The recent revelations regarding Mt. Gox have been attracting a lot of commentary from everyone other than the exchange itself.
However, the troubled exchange has finally issued a brief statement, albeit one which is unlikely to reassure investors.
It is now becoming apparent that Mt. Gox is about to make an announcement, and that it might be rebranded. However, a new brand identity is probably the least of its worries: for all intents and purposes, the exchange appears to be insolvent and defunct. Its latest statement reads:
Dear MtGox Customers,
In the event of recent news reports and the potential repercussions on MtGox's operations and the market, a decision was taken to close all transactions for the time being in order to protect the site and our users. We will be closely monitoring the situation and will react accordingly.
Best regards, MtGox Team
The statement does not explain why Mt. Gox decided to pull the plug suddenly at 01:59:06 UTC on Tuesday. In addition, customers hoping to find answers from Mt. Gox support will be disappointed, too – the support page simply states: "No help desk at support.mtgox.com."
It is important to bear in mind that the exchange didn't simply halt trading and issue the statement shortly after its decision – it went completely offline and has not issued any statements until today.
If the aim of the latest statement was to reassure customers, investors and the bitcoin community in general, it falls short of explaining what is happening behind closed doors and does not address concerns raised by many publications and bitcoin insiders. In an email, CEO Mark Karpeles made an unofficial statement to Reuters claiming that bitcoin exchange is "at a turning point".
He added that the Japan-based company “should have an official announcement ready soon-ish. We are currently at a turning point for the business. I can't tell much more for now as this also involves other parties." However, these new plans are yet to emerge.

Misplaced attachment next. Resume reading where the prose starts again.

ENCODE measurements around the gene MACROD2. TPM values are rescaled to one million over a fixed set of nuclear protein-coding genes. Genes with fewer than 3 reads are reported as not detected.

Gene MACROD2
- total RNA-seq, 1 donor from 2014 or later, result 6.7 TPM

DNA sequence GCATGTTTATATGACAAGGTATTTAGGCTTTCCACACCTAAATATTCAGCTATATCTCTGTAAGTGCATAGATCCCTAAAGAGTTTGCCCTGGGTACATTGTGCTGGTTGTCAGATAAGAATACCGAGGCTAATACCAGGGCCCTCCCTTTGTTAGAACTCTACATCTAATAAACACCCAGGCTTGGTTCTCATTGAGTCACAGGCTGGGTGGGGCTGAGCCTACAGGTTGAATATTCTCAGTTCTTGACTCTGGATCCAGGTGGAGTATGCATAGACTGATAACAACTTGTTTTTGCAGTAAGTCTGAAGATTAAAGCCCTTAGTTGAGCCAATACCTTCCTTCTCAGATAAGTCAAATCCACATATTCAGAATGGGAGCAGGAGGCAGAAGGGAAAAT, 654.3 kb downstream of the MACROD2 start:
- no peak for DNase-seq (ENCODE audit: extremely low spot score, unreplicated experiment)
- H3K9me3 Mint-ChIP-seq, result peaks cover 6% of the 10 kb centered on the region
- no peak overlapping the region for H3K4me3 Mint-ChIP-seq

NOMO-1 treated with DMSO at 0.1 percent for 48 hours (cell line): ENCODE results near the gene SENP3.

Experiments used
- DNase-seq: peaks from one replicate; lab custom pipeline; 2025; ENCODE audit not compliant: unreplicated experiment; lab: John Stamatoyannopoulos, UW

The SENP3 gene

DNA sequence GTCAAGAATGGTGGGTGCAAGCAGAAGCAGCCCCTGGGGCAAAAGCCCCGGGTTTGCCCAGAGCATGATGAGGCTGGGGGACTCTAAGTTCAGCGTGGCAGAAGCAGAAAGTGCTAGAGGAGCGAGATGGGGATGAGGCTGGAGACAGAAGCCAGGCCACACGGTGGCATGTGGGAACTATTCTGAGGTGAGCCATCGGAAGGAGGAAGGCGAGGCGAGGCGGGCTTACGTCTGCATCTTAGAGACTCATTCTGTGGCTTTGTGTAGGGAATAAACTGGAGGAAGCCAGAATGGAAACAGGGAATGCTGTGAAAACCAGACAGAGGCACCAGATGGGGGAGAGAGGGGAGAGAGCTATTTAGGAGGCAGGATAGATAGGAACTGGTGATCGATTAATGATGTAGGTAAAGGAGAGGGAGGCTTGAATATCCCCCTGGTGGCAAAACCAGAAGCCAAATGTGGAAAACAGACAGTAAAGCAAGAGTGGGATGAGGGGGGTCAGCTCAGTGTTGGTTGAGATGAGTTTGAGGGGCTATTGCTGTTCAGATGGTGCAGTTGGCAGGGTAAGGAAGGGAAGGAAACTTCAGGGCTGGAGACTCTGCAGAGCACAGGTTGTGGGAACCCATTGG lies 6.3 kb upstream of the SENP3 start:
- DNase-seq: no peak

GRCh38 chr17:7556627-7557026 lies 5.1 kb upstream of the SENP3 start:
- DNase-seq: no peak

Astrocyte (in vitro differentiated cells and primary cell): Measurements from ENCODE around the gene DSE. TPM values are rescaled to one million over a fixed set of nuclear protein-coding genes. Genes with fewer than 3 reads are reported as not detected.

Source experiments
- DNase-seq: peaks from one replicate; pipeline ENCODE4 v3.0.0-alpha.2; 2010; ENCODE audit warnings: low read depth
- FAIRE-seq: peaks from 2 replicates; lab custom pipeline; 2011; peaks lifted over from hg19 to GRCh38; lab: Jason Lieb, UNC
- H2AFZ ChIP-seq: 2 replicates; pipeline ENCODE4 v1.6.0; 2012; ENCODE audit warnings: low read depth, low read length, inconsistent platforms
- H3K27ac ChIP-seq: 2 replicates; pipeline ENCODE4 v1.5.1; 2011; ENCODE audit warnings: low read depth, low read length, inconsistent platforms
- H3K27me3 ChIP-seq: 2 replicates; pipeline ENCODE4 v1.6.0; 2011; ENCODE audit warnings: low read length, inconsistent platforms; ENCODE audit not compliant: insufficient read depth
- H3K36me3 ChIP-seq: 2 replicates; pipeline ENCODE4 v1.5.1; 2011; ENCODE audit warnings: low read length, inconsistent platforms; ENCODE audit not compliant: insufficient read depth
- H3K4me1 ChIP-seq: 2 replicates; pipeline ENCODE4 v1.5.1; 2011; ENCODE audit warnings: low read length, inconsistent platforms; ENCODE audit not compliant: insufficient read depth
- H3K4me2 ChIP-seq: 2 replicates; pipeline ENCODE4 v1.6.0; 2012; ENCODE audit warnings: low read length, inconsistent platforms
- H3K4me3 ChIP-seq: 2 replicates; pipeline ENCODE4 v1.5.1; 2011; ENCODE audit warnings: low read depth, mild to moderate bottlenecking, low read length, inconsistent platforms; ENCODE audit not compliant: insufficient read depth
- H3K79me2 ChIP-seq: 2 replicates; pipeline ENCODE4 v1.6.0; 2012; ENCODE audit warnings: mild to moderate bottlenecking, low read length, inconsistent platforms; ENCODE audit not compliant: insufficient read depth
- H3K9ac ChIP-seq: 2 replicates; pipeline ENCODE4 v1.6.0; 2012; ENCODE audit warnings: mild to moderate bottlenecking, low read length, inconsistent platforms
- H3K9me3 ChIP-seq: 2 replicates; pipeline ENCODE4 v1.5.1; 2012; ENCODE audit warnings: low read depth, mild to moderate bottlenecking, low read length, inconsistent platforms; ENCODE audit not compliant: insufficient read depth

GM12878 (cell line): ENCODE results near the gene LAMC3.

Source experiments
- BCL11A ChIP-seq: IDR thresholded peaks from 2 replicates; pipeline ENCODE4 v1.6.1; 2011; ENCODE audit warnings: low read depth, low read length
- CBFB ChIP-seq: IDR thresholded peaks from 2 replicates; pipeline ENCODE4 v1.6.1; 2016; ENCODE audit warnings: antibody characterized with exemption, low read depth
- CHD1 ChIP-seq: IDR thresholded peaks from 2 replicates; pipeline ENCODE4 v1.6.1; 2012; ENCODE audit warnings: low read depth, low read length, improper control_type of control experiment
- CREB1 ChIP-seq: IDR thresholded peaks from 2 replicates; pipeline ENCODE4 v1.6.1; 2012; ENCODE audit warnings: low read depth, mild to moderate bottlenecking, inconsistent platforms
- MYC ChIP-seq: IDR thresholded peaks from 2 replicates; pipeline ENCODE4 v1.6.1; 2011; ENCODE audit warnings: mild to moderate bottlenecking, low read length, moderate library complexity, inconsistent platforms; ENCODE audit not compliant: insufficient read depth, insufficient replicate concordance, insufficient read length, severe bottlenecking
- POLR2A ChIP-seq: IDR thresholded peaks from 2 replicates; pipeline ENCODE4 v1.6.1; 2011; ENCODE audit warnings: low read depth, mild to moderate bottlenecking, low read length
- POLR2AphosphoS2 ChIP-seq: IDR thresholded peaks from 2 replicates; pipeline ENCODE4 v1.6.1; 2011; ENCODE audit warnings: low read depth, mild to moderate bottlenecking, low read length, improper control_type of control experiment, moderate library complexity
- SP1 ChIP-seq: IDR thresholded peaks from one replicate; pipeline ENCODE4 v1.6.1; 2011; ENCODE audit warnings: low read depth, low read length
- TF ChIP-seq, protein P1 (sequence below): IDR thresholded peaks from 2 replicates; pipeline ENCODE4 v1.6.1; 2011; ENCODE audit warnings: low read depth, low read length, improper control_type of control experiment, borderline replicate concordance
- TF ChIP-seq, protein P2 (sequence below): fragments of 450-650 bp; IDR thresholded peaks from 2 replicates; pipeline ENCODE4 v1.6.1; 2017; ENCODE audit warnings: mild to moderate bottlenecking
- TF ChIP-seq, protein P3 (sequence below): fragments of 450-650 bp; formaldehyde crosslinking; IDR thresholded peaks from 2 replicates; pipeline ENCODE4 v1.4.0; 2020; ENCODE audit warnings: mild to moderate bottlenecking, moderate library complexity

Regulators starting to take notice
The industry reaction to the virtual disappearance of Mt. Gox has been swift. Other exchanges and bitcoin businesses including Blockchain.info and Coinbase did their best to distance themselves from the exchange, issuing a joint statement yesterday (February 24th).
Regulators are taking notice, too. Homeland Security and Governmental Affairs Committee Chairman Tom Carper has issued a statement on the matter, claiming that US policymakers and regulators can and should learn from the Mt. Gox incident to protect consumers:
“For months, our Committee has been calling on law enforcement, industry, and relevant regulators to come to the table and engage in meaningful dialogue to provide clear rules of the roads for entrepreneurs, investors, and consumers. Without these rules, businesses can’t be successful and consumers can’t be protected. If today’s news is true, it is a sad violation of consumer trust, whether through malicious action or simple incompetence. Regardless, it’s unacceptable.”
The chairman stressed that his staff is working closely with federal agencies to determine what lessons can be learned from the failure and to make sure that it does not happen in the US. “Our Committee will continue to work closely with relevant U.S. government entities to steer the boat away from nefarious actors - and it’s up to legitimate, law abiding industry partners to row the boat into law abiding waters,” he added.
Fellow US regulator Ben Lawsky, New York's Superintendent of Financial Services, also waded into the debate.
In a statement via email he maintained that while all the facts are not yet clear “these developments underscore that smart, tailored regulation could play an important role in protecting consumers and the security of the money that they entrust to virtual currency firms.”
Both Carper and Lawsky are clearly throwing the ball to bitcoin industry leaders, if not indirectly passing blame.
It seems the lesson learned from the Mt. Gox demise will be a painful one, but will all regulators will reach the same conclusions?